I'm under the impression that it's not wise to have two anti-malware programs (mbam and sas) running in real time.  Wouldn't you be better off running one in real time and one on demand?

+1 w/cyberdiva.

As long as you aren't running multiple real-time scanning engines simultaneously you should be mostly ok. The problem with the suites however is that there isn't always just one real-time component, so you'd need to check to be sure you aren't overlapping anything on your firewall, browser, e-mail client, etc.

While it's a common practice to run on-demand scans from multiple AV products if you've confirmed you've been infected, under no circumstances should two antimalware apps be active at the same time. At best, your scan will take forever to finish - or lockup and force you to reboot. Worst case, the two active apps will get into a 'deadly embrace' with each other, possibly leaving you with a seriously screwed up machine after they're done duking it out. So you'll definitely want to disable them so only one is running at at time.

Every so often I'll disconnect my network cable, then disable MSE and run something like Super Antispyware or Malwarebytes' Anti-Malware just in case something hit me that MSE didn't catch. It hasn't happened to date, but old habits die hard.

 :)


cmpm

  • Charter Member
  • Joined in 2006
  • ***
  • default avatar
  • Posts: 2,025
    • View Profile
    • Donate to Member
Re: too much security?
« Reply #10 on: August 10, 2011, 05:18 PM »
SAS and mbam seem to play well together.
I've been running them together for a long time.

SAS will pick up the tracking cookies as well, and has blocked malicious sites,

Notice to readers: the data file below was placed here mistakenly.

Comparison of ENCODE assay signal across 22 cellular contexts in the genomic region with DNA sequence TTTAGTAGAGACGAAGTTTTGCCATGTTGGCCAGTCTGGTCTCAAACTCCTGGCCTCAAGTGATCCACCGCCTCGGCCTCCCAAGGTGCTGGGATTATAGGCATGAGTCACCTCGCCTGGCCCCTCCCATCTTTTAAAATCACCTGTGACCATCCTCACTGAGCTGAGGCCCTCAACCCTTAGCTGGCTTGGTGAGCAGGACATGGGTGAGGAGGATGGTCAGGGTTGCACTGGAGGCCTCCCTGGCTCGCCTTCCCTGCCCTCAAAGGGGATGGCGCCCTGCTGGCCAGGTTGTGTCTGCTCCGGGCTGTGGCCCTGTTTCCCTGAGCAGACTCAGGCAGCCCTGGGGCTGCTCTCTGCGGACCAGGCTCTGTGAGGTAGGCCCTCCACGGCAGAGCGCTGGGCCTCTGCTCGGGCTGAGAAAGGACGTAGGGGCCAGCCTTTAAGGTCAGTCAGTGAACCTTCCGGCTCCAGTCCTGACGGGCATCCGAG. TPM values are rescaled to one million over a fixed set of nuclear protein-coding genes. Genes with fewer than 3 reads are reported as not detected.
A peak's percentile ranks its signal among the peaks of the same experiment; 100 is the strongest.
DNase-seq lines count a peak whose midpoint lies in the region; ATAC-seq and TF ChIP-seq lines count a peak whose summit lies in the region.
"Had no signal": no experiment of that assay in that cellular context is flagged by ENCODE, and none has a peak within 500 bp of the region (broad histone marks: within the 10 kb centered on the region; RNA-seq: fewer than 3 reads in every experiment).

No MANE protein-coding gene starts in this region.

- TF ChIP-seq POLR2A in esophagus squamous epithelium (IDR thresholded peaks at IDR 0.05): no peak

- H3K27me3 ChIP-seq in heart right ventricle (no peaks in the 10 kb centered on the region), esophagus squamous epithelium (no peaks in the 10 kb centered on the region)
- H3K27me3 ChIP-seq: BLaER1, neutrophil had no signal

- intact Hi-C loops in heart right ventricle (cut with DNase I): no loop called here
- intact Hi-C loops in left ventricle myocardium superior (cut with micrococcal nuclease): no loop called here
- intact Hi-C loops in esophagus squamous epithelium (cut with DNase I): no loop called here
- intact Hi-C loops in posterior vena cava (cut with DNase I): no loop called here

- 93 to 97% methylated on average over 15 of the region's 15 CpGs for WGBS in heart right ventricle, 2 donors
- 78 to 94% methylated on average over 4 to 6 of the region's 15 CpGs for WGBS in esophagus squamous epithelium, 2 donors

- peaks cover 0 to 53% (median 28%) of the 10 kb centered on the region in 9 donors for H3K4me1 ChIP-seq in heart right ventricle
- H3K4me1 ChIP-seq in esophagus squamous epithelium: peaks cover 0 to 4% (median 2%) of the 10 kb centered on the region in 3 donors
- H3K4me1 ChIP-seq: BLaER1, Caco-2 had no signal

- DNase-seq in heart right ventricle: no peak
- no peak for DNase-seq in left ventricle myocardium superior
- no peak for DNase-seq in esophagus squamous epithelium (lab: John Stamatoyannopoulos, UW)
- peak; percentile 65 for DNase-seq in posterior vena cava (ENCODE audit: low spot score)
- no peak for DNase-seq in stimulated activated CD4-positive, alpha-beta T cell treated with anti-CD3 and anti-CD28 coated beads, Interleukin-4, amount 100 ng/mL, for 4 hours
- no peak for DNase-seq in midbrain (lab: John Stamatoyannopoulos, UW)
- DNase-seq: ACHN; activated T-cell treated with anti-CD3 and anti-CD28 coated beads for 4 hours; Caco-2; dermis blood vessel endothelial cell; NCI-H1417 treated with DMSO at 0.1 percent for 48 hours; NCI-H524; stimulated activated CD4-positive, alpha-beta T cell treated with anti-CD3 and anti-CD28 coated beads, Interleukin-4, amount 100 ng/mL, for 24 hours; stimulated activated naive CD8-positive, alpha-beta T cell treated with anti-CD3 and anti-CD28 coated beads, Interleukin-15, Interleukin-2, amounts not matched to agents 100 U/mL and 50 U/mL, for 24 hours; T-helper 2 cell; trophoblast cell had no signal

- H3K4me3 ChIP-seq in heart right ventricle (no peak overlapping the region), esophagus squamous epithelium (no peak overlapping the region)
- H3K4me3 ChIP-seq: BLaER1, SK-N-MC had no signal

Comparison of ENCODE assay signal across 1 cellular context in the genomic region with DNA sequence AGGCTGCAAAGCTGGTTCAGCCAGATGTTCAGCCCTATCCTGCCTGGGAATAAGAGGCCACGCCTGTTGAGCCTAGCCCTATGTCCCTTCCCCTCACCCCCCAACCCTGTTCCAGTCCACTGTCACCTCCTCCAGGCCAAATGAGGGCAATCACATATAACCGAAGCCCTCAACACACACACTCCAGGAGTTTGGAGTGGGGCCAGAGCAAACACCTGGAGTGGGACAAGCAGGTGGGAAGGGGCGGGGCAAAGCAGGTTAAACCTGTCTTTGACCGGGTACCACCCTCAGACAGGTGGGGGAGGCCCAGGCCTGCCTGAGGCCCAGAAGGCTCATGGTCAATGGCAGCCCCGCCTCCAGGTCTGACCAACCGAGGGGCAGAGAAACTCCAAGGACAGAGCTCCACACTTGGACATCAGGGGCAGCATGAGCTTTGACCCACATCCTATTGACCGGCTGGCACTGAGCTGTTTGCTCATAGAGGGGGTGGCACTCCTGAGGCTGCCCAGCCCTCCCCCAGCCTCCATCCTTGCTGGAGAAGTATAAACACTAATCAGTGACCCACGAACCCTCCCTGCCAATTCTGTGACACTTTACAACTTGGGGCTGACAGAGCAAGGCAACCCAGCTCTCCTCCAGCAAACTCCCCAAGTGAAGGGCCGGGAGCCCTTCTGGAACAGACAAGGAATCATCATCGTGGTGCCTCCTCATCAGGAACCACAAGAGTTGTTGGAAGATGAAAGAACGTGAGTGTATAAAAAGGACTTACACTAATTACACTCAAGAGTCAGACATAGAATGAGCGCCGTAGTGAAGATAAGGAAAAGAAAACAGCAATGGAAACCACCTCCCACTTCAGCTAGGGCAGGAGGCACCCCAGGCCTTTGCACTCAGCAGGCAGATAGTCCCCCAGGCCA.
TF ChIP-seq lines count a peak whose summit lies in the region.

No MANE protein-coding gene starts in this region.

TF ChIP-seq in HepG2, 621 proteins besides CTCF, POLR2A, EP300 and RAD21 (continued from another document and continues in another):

or seen links that would lead to possible infections, where mbam did not.
If I was to turn off one, it would be SAS rather then mbam.
But I have enough resources to let both work along with Nod.
That is me though, others do it different

They both update and quick scan at different times of the day, every day.
I do believe they both keep looking in the background all the time,
judging by monitoring resources, using a good bit till I start surfing or using another program.
Or done looking at stuff.
Then they back off the resource usage and give it back to me, still looking for trouble,
should I stumble into any.
I have hit on sites that I didn't expect any trouble from and these programs stopped them.

I try to surf safely, but having them both helps my confidence.

kyrathaba

  • N.A.N.Y. Organizer
  • Honorary Member
  • Joined in 2006
  • **
  • Posts: 3,123
    • View Profile
    • Donate to Member
Re: too much security?
« Reply #11 on: August 11, 2011, 08:15 PM »
Quote
I'm under the impression that it's not wise to have two anti-malware programs (mbam and sas) running in real time.  Wouldn't you be better off running one in real time and one on demand?

That's what I do.  Microsoft Security Essentials runs 24/7, and I run AVG and SpyBot S&D on-demand.